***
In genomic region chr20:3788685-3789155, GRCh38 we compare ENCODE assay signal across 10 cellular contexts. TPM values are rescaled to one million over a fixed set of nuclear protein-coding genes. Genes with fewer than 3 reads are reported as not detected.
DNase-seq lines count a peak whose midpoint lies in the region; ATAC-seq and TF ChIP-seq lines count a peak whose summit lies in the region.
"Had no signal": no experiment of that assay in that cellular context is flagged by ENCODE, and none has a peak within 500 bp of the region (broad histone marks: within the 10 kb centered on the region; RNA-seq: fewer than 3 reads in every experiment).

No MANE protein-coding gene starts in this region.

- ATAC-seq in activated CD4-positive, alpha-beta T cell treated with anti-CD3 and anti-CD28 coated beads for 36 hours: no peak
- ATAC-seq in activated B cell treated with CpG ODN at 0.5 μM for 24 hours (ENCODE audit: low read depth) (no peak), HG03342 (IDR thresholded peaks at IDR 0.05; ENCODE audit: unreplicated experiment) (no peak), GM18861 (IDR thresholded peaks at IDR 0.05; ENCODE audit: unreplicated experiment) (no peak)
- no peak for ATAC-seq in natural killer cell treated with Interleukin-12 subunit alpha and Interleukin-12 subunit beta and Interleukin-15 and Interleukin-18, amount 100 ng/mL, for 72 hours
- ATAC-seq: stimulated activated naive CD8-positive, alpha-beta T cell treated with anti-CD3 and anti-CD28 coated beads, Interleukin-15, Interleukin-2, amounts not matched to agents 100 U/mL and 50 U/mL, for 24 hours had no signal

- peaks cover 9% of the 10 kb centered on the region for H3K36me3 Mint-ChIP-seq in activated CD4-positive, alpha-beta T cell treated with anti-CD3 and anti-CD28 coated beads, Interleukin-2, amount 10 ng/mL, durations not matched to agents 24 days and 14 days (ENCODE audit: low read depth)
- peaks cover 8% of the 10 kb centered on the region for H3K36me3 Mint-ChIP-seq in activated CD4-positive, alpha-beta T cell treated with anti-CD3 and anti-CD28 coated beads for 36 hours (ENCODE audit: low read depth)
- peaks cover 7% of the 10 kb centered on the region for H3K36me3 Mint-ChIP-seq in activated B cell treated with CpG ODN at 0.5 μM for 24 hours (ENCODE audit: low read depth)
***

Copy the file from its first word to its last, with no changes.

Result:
In genomic region chr20:3788685-3789155, GRCh38 we compare ENCODE assay signal across 10 cellular contexts. TPM values are rescaled to one million over a fixed set of nuclear protein-coding genes. Genes with fewer than 3 reads are reported as not detected.
DNase-seq lines count a peak whose midpoint lies in the region; ATAC-seq and TF ChIP-seq lines count a peak whose summit lies in the region.
"Had no signal": no experiment of that assay in that cellular context is flagged by ENCODE, and none has a peak within 500 bp of the region (broad histone marks: within the 10 kb centered on the region; RNA-seq: fewer than 3 reads in every experiment).

No MANE protein-coding gene starts in this region.

- ATAC-seq in activated CD4-positive, alpha-beta T cell treated with anti-CD3 and anti-CD28 coated beads for 36 hours: no peak
- ATAC-seq in activated B cell treated with CpG ODN at 0.5 μM for 24 hours (ENCODE audit: low read depth) (no peak), HG03342 (IDR thresholded peaks at IDR 0.05; ENCODE audit: unreplicated experiment) (no peak), GM18861 (IDR thresholded peaks at IDR 0.05; ENCODE audit: unreplicated experiment) (no peak)
- no peak for ATAC-seq in natural killer cell treated with Interleukin-12 subunit alpha and Interleukin-12 subunit beta and Interleukin-15 and Interleukin-18, amount 100 ng/mL, for 72 hours
- ATAC-seq: stimulated activated naive CD8-positive, alpha-beta T cell treated with anti-CD3 and anti-CD28 coated beads, Interleukin-15, Interleukin-2, amounts not matched to agents 100 U/mL and 50 U/mL, for 24 hours had no signal

- peaks cover 9% of the 10 kb centered on the region for H3K36me3 Mint-ChIP-seq in activated CD4-positive, alpha-beta T cell treated with anti-CD3 and anti-CD28 coated beads, Interleukin-2, amount 10 ng/mL, durations not matched to agents 24 days and 14 days (ENCODE audit: low read depth)
- peaks cover 8% of the 10 kb centered on the region for H3K36me3 Mint-ChIP-seq in activated CD4-positive, alpha-beta T cell treated with anti-CD3 and anti-CD28 coated beads for 36 hours (ENCODE audit: low read depth)
- peaks cover 7% of the 10 kb centered on the region for H3K36me3 Mint-ChIP-seq in activated B cell treated with CpG ODN at 0.5 μM for 24 hours (ENCODE audit: low read depth)